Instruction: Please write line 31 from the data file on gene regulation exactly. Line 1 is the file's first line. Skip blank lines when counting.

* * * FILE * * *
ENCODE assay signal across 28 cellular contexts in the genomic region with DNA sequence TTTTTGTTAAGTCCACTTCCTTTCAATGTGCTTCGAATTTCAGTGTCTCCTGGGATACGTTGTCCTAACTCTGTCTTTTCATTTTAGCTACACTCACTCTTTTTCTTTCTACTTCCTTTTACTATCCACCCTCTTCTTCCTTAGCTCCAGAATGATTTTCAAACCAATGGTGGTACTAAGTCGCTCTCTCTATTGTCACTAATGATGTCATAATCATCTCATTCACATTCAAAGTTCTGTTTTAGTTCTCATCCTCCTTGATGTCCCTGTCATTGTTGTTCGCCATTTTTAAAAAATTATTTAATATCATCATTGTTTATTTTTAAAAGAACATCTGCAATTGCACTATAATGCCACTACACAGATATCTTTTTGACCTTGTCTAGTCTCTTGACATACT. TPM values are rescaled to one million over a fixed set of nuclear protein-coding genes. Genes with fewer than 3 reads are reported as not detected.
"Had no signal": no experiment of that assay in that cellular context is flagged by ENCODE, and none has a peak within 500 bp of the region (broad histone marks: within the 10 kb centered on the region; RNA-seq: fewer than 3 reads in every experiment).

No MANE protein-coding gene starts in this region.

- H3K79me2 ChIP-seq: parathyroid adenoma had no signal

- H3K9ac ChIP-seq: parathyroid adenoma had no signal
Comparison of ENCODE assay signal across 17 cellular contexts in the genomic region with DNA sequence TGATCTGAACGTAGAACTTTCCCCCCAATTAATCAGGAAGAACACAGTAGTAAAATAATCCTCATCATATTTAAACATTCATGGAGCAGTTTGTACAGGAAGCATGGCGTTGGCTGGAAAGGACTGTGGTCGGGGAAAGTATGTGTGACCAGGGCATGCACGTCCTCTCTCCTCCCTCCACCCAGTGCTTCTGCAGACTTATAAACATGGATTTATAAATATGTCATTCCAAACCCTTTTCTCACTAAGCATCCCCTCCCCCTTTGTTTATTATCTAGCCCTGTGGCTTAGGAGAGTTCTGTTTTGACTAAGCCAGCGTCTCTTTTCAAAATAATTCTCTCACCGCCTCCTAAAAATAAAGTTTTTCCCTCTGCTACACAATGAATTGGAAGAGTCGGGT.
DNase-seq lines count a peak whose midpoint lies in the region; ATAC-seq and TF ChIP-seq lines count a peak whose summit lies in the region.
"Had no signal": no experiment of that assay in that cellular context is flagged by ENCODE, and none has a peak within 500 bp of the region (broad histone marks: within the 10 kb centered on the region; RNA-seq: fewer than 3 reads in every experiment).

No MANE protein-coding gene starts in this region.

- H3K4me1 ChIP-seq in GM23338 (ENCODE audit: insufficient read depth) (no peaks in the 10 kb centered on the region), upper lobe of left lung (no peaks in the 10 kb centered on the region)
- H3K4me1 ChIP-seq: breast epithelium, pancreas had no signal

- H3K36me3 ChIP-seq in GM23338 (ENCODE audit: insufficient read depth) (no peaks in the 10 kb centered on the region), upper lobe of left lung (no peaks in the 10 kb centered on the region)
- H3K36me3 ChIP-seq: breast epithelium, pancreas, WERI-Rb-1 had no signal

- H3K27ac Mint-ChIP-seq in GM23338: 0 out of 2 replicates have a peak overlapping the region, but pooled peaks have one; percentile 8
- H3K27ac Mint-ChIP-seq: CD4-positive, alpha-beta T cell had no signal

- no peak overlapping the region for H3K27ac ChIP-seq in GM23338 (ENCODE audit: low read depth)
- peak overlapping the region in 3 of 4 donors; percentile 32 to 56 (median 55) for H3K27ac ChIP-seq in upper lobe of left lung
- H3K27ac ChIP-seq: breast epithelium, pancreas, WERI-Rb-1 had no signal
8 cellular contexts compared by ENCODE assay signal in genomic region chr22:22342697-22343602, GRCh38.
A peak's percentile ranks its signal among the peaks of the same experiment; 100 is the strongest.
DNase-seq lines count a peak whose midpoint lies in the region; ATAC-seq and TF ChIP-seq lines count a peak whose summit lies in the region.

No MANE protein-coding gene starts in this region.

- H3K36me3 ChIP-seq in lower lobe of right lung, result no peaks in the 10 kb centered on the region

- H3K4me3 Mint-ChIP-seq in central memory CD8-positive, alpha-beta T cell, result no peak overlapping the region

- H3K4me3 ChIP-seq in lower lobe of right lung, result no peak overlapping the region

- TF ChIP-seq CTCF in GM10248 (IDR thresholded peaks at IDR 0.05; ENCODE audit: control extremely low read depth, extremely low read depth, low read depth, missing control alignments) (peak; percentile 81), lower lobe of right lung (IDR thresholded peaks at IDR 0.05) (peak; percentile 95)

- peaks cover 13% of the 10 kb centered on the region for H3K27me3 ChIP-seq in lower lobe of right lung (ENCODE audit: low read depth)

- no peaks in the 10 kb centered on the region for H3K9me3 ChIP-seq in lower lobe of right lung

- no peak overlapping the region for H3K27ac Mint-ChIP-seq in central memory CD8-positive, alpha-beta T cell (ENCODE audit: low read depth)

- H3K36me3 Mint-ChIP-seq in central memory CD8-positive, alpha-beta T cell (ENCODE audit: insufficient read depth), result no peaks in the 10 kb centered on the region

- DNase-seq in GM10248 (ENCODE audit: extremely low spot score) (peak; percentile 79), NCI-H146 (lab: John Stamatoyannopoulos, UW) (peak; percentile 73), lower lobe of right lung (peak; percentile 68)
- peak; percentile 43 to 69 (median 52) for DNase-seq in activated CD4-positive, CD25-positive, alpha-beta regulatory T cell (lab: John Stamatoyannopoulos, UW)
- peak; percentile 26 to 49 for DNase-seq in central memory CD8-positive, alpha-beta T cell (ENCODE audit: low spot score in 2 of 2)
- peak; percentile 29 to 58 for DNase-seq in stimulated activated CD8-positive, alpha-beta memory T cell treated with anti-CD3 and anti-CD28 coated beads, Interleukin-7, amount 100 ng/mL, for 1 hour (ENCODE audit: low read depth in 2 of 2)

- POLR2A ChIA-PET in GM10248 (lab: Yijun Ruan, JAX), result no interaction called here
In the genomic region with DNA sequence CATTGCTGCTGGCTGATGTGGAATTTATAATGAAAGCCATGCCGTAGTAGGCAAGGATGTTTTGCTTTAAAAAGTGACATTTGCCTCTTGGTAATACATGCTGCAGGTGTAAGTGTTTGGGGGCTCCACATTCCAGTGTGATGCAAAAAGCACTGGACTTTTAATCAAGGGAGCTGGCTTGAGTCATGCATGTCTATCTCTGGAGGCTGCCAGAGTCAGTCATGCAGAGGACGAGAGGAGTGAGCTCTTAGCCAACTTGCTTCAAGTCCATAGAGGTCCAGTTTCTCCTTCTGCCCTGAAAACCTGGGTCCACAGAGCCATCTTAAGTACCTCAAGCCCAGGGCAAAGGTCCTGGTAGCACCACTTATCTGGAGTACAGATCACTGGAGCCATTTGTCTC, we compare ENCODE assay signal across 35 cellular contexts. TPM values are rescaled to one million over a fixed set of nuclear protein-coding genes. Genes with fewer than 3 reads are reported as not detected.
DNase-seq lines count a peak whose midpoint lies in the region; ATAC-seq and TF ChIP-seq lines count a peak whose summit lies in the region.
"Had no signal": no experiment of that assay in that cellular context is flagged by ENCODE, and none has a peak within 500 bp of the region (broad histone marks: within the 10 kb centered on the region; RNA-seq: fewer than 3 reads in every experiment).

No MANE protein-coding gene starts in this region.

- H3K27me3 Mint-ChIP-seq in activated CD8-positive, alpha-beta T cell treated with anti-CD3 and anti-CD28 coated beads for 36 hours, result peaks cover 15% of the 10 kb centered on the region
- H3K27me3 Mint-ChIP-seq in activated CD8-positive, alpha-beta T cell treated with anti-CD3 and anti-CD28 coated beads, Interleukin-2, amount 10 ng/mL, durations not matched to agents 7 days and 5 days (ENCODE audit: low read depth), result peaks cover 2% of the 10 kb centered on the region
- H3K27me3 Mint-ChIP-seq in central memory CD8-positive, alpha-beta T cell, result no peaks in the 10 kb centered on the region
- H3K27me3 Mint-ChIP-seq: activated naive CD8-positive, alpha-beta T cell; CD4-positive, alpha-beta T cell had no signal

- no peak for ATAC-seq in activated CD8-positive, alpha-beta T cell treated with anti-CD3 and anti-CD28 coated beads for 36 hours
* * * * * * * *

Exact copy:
- DNase-seq in GM10248 (ENCODE audit: extremely low spot score) (peak; percentile 79), NCI-H146 (lab: John Stamatoyannopoulos, UW) (peak; percentile 73), lower lobe of right lung (peak; percentile 68)